Inside the museum in Palmyra, March 27, 2016. (EPA/SANA/handout)
epa05233446 A handout photo released by the official Syrian Arab News Agency (SANA) on 27 March 2016 shows a damaged statue at the national museum of Palmyra, Syria.  The Syrian directorate of antiquities and museums reported wide destruction of statues and monuments in the ancient city Palmyra, which was recaptured from the Islamic State jihadist group. Palmyra, which is located in Homs province, was captured by the Islamic State jihadist group on 20 May 2015 and was partly destroyed.  EPA/SANA / HANDOUT  HANDOUT EDITORIAL USE ONLY/NO SALES
Damage to the museum in Palmyra, March 27, 2016. (EPA/SANA/handout)
This photo released on Monday March 28, 2016, by the Syrian official news agency SANA, shows destroyed statues at the damaged Palmyra Museum, in Palmyra city, central Syria. A Syrian antiquities official says demining experts have so far removed 150 bombs planted by the Islamic State group inside the archaeological site in the historic town of Palmyra. Syrian troops captured the town from IS fighters on Sunday after three weeks of intense fighting. (SANA via AP)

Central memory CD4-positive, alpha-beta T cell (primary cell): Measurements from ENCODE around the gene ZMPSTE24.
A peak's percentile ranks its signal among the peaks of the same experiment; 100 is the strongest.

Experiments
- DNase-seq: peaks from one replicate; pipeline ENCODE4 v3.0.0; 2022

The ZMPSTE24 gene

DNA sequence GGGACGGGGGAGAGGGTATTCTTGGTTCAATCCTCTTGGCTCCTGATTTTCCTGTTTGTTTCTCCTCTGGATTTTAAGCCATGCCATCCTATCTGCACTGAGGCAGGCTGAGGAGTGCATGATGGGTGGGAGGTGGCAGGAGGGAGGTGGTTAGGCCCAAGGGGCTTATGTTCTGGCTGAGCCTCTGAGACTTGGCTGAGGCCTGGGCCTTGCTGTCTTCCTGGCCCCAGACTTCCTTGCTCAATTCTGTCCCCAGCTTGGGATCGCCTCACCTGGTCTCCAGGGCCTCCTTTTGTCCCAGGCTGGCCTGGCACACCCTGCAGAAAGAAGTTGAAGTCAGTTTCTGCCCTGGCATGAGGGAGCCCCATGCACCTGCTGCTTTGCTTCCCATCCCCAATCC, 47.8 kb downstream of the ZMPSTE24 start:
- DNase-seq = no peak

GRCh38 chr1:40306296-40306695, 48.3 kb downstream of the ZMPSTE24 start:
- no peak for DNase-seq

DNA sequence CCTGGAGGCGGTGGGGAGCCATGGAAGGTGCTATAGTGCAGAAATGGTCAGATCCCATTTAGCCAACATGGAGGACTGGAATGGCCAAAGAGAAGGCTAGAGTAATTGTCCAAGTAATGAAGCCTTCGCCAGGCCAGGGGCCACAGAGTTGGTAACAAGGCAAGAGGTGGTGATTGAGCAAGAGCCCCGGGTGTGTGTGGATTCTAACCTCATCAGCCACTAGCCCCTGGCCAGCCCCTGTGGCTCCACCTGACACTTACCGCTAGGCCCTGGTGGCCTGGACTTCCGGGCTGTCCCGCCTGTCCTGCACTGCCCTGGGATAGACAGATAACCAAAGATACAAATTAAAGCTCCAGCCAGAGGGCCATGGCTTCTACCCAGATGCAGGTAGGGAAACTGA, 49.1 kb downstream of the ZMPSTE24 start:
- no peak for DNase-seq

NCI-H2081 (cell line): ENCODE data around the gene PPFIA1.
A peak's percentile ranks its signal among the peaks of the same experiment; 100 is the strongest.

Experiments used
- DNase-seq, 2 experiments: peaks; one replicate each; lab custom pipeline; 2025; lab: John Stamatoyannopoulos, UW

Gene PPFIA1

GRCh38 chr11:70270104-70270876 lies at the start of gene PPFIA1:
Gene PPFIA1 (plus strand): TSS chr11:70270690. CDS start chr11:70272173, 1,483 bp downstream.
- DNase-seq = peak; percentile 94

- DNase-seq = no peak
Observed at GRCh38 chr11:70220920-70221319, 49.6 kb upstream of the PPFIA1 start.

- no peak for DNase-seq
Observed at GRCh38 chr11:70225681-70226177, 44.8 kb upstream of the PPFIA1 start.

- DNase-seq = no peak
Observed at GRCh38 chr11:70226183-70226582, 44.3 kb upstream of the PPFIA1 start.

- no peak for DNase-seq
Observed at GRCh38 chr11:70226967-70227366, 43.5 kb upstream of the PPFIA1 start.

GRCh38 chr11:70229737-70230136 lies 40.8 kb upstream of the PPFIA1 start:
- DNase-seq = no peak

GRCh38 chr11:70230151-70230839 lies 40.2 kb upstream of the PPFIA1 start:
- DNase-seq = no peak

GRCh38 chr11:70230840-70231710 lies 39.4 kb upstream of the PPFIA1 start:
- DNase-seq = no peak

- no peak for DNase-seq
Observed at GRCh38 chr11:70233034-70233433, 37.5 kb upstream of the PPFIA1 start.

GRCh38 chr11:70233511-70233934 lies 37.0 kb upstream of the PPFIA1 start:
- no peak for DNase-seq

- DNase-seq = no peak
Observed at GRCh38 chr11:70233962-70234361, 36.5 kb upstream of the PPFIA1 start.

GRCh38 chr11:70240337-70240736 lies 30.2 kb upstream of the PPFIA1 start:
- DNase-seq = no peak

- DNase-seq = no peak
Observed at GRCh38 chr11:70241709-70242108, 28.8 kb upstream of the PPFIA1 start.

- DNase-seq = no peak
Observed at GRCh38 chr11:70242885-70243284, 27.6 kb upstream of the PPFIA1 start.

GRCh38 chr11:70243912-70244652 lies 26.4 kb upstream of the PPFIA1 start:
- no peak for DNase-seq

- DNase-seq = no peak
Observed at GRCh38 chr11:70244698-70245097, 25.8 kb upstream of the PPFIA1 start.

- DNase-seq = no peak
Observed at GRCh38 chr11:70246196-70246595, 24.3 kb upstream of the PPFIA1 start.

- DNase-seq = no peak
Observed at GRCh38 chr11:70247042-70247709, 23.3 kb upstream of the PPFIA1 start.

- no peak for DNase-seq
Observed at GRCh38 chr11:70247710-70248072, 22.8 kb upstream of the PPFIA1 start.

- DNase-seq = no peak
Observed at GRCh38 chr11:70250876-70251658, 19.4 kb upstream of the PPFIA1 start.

A damaged statue, March 28, 2016. (SANA via AP.)
This photo released on Sunday March 27, 2016, by the Syrian official news agency SANA, shows destroyed statues at the damaged Palmyra Museum, in Palmyra city, central Syria. A Syrian antiquities official says demining experts have so far removed 150 bombs planted by the Islamic State group inside the archaeological site in the historic town of Palmyra. Syrian troops captured the town from IS fighters on Sunday after three weeks of intense fighting. (SANA via AP)
A statue defaced, March 27, 2016. (SANA via AP)

Why so much apparently senseless destruction? “It’s both propagandistic and sincere,” Christopher Jones told National Geographic. ISIL members see themselves as “recapitulating the early history of Islam.”